«I'm going to Germany.» isn't really the future tense. (This is just Present Indefinite.)you want to say it in a future form you will have to say:'m going to go to Germany.

But sometimes:

We say something is going to happen when it has already been planned.example:: Where are you going on holiday this year?: We're going to Spain.also use it to show something has already been decided.example:'re going to buy a new car next year.also use going to when we can see something is about to happen.

.What does actually Shall or Will means?people who live in non-english speaking countries do not really know or do not make an appropriate usage of will or shall.

1. (auxiliary verb.) will(is, are, etc.) about or going to:will be there tomorrow. She will see you at dinner.

2. will(is, are, etc.) disposed or willing to:will do right.

3. will(is, are, etc.) expected or required to:will report to the principal at once.

4. willbe expected or supposed to:will not have forgotten him.

5. will(is, are, etc.) determined or sure to (used emphatically):will talk.

6. will(is, are, etc.) accustomed to, or do usually or often:would write for hours at a time.

7. will(is, are, etc.) habitually disposed or inclined to:will be tyrants.

8. will(is, are, etc.) capable of; can:tree will live without water for three months.

9. (v.i.) willwish; desire; like:what you will. Ask, if you will, who the owner is.

10. (n.) willfaculty of conscious and particularly of deliberate action:freedom of the will.

3.2 Definition of 'Shall'

. shallto or intend to:shall go later.

2. shallhave to or is determined to:shall do it. He shall do it.

3. shall

(in laws, directives, etc.) must; is or are obliged to:meetings shall be public.

4. shall

(used interrogatively):we go?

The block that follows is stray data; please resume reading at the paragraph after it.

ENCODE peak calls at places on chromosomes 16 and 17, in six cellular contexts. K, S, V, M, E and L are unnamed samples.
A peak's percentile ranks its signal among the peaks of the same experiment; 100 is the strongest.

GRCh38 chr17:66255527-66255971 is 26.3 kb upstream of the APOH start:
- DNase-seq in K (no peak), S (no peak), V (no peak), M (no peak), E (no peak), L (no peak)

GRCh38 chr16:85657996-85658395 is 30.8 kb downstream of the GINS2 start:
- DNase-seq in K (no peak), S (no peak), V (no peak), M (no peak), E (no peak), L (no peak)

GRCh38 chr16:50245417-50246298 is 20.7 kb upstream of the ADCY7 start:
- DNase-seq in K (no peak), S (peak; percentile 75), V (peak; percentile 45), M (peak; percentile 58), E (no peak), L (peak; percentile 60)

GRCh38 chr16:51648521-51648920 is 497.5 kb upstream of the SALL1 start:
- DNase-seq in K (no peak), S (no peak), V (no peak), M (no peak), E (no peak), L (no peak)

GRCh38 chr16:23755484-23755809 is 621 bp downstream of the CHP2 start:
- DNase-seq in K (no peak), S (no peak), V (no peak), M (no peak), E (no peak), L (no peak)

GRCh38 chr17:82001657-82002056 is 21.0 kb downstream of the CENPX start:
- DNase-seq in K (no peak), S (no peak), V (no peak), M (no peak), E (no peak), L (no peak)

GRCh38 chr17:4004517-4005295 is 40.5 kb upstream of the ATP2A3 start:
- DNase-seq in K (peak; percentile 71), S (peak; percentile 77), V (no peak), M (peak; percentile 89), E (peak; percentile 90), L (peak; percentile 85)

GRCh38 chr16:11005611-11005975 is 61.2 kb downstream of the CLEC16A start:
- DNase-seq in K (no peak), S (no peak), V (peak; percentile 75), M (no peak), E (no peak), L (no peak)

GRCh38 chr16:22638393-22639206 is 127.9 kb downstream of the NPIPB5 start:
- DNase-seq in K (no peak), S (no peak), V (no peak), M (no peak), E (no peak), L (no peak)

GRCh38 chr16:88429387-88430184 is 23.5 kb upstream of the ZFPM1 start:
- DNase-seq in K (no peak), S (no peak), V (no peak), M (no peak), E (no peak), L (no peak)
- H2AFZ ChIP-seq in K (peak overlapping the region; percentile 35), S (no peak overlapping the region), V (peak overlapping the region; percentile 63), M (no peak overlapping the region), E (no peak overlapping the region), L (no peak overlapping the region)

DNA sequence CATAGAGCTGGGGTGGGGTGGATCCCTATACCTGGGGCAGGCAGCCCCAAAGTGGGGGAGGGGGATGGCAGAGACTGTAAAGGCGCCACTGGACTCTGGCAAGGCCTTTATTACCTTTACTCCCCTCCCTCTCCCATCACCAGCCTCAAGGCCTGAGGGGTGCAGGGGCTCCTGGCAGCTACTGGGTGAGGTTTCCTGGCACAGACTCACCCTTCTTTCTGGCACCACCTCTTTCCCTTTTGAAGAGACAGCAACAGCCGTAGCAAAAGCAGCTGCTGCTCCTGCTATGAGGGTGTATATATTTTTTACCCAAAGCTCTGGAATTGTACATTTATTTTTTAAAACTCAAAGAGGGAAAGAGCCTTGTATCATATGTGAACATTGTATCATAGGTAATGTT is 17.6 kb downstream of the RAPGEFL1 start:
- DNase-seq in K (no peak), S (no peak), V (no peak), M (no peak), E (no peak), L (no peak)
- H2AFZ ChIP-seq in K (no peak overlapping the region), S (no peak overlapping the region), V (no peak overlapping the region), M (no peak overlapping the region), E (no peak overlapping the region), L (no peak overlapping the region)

5. shallto offer, suggest, or ask politelyI make some drinks?

6. shallwith «I» and «we» to talk about the futureshall be away that week.

7. shallto give legal instructionsdefendant shall not be required to pay any damages.

8. shallowe; to be under obligation for

9. shallbe obliged; must


4. The future tense «Shall or Will» Or Future Indefinite Tense


Expressing Future in Time Clause or value:

Observe the following example;will come soon. When Aslam comes, we will talk to him.

«When Aslam comes» is a time clause.+ Subject + 1st form of a verb = a time clause.: Will or be going to is not used in a time clause. The meaning of the clause is furute, but the Simple Present is used.time clause begins with such words as when, before, after, as soon as, until and includes a subject and a verb. The time clause can some either at the beginning of a sentence or in the second part of a sentence:he comes, we'll see him.:'ll see him when he comes

To express a Prediction:

Use either WILL or GOING TO;

(a) According to the weather report, it will be cloudy tomorrow.

(b) According to the weather report, it is going to be cloudy tomorrow.both of the sentences the speaker is making a prediction (a statement about something which he or she thinks will be true in the future). So, there is no difference between the both.

To express a PRIOR PLAN:

Use only GOING TO;: Why did you buy this watch?: I am going to gift it to my friend. Here you can observe that (B) bought a watch and his plan is to gift that watch in the future. In other words, the desicion or plan of gifting the watch was already taken.

To express decisions taken at the time of speaking:

Use only WILL;: What are you doing now a days?: I'm learning English.: Really! Is the institute good and inexpensive?: Yes, it is.: I will also take admission in that institute.

To express Willingness:

Use only Will;means that you are ready to volunteer for something.: The phone's ringing. B: I'll get it.the above example, B: is saying that he is willing and happy to answer the phone. He is not predicting. He has made no prior plan to answer the phone. He is, instead, volunteering to answer the phone and uses WILL to show his willingness.

Completed Action Before Something in the FutureFuture Perfect expresses the idea that something will occur before another action in the future. It can also show that something will happen before a specific time in the future.


·By next November, I will have received my promotion.

·By the time he gets home, she is going to have cleaned the entire house.

·I am not going to have finished this test by 3 o'clock.

·Will she have learned enough Chinese to communicate before she moves to Beijing?

·Sam is p